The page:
08/08/2009 05:12 am ET Updated May 25, 2011

Out of This World

I am old enough to remember the Jackson Five, and the phenomena known as Michael Jackson. Back during the time of transistor radios and AM radio stations (growing up in Philadelphia it was WFIL 56 AM, or WIBG 99 AM, or at night we could reach Cousin Brucie on AM Channel 77 WABC out of New York City), one could not escape the inexorable cavalcade of hits from this group of youngsters from Gary, Indiana.

And when watching Sonny and Cher, or the Smothers' Brothers Show, Soul Train, or the Ed Sullivan Show, you were drawn into the hottest trends in pop music on a weekly basis. Of course, growing up in Philly it was almost required to watch American Bandstand with Dick Clark on Saturdays just for good measure, even after he abandoned the City of Brotherly Love for the West Coast.

Regardless of your musical tastes, you could not escape the reach of this magnificent band of brothers. And as the years went by, you could also not fail to at least listen to, if not appreciate, the talented efforts of Michael's singing and dancing. Of course, Thriller was a sensation that helped propel MTV into the public consciousness. At 55, I got to witness all of this, and I am sure I am better for it.

We watched this incredible talent grow and mature, but we also watched him self-destruct. Not only did the face of Michael Jackson change, but he actually changed his face. Armchair psychologists and psychiatrists that we all are, one could not help but render diagnoses of deep seated demons that drove the King of Pop seemingly beyond the pale of acceptability. But it did not take a genius to figure out that there were seriously disturbing trends at work here, and even in a world suspicious to public relations-inspired and album/CD-selling motivations it was obvious that something was wrong, very wrong.

His marriages, Neverland, brushes with the law all sat uneasily on our collective levels of tolerability and acceptability. Maybe it was our inability to understand, or maybe just his inability to understand our inability to understand. Whichever, I am sure he was as confused as we were. But he was never convicted of the crimes of which he was accused.

I don't know whether he died a sad figure, it seemed so, but he certainly died knowing he had made a stunning mark on the world of entertainment. He was the consummate entertainer and his artistic accomplishments set a very high bar indeed for those who will follow. The testimonials rendered at his funeral service yesterday were moving, and one could not help but be touched in a deep emotional way by the aura of love that he engendered among friends and colleagues alike.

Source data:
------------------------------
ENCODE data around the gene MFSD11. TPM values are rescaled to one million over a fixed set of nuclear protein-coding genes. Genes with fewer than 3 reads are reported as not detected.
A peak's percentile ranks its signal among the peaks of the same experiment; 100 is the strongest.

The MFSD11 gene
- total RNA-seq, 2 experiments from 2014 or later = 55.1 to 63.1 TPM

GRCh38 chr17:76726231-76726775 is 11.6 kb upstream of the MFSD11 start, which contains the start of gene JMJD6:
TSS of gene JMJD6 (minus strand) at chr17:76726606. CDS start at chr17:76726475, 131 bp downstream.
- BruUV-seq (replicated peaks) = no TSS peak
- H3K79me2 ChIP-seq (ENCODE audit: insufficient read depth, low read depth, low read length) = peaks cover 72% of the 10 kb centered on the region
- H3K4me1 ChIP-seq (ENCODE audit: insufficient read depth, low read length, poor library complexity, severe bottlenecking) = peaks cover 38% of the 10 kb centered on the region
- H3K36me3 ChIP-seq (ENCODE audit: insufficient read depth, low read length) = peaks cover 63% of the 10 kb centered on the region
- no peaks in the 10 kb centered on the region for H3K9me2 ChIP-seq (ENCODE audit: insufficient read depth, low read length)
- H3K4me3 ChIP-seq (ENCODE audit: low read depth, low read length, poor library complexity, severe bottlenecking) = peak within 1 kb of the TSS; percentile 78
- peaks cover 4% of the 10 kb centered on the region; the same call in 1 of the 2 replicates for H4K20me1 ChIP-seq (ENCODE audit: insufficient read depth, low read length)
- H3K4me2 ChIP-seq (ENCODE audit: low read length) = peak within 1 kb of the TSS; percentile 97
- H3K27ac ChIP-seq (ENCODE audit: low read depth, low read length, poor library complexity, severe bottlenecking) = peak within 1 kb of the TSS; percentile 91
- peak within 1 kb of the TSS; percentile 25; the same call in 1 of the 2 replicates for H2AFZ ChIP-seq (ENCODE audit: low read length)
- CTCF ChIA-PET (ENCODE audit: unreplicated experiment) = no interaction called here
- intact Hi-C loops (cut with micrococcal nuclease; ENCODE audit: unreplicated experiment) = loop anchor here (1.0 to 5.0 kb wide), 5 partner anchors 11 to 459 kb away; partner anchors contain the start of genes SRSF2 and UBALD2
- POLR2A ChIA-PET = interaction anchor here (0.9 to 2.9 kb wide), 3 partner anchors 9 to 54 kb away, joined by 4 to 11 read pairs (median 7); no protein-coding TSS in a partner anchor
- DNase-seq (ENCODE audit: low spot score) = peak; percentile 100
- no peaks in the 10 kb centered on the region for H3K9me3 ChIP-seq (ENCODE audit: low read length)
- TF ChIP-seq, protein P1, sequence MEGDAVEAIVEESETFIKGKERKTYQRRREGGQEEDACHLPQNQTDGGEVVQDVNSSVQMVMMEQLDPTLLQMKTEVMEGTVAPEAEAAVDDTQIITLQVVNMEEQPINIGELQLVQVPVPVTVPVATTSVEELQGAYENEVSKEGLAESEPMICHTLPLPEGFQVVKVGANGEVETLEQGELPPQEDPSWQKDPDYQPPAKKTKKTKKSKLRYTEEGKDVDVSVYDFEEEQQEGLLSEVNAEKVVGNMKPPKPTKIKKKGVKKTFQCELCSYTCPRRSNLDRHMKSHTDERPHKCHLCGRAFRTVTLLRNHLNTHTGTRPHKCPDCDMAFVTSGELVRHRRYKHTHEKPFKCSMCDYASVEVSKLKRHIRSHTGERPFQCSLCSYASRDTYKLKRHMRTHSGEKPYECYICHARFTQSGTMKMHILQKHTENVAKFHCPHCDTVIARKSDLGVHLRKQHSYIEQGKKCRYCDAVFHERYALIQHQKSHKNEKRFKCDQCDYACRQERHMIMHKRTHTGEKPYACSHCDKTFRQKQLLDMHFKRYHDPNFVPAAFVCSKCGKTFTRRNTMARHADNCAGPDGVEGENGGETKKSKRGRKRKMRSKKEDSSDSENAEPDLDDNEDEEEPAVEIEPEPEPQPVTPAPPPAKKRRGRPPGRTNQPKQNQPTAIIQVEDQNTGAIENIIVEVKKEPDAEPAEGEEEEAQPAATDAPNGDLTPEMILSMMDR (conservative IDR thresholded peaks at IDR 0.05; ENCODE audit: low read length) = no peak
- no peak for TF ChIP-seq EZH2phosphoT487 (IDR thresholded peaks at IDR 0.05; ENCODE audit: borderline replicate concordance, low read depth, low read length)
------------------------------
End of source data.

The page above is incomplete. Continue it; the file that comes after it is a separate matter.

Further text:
Thus, it is very unfortunate that today we find political controversy over his passing. His passing should not be politicized by either his supporters or detractors. Arguments over whether a Congressional resolution declaring him an American legend is appropriate or not are a colossal waste of time and do damage to the images and remembrances of fans, friends, and family.

There are deep and traumatic economic circumstances affecting large swaths of the populace at this moment; there are serious political and policy debates surrounding climate change and access to health care that need to be resolved; there are two wars being waged simultaneously where many lives are at stake; there is starvation and poverty in large areas of the world; these and other issues demand our political attention.

Michael Jackson was an entertainer: let there be arguments over how good or how legendary his entertainment skills were. He should be honored as an entertainment icon, regardless of opinions of his personal life. There is a place where this can take place, there is an appropriate stage for honoring his accomplishments, and there is a time and place to acknowledge whether he truly deserves to be known forever more as the "King of Pop", but that debate should not take place within the halls of Congress.

We already clutter our airwaves with entertainment news. There is a diminishing line separating hard news from tabloid journalism. We somehow find a need to view all issues through a political prism. Enough is enough.

Yes, the passing of an icon is news, yes it should be covered as such, and yes there is a sufficient public interest served so that significant air time should be devoted to an examination of his death. But to continue the deification versus personal destruction argument in the political arena is just plain wrong.

So in the name of love, peace, and understanding, let us commence with putting to rest any further debate over the significance of Michael Jackson's life or judgment of it from our elected representatives and leave it to the documentarians, historians, screen writers, and analysts who populate the entertainment world. Final judgment may well rest with those who populate a different world altogether. But most certainly, his life, his career, rests in the fantasy world in which he thrived. Let it rest.

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